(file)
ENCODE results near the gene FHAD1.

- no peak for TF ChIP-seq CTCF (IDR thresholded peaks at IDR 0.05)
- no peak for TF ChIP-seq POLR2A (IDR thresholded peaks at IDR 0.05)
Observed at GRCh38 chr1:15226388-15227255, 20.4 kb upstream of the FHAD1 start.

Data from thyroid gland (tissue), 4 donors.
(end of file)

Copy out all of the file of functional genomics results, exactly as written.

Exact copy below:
ENCODE results near the gene FHAD1.

- no peak for TF ChIP-seq CTCF (IDR thresholded peaks at IDR 0.05)
- no peak for TF ChIP-seq POLR2A (IDR thresholded peaks at IDR 0.05)
Observed at GRCh38 chr1:15226388-15227255, 20.4 kb upstream of the FHAD1 start.

Data from thyroid gland (tissue), 4 donors.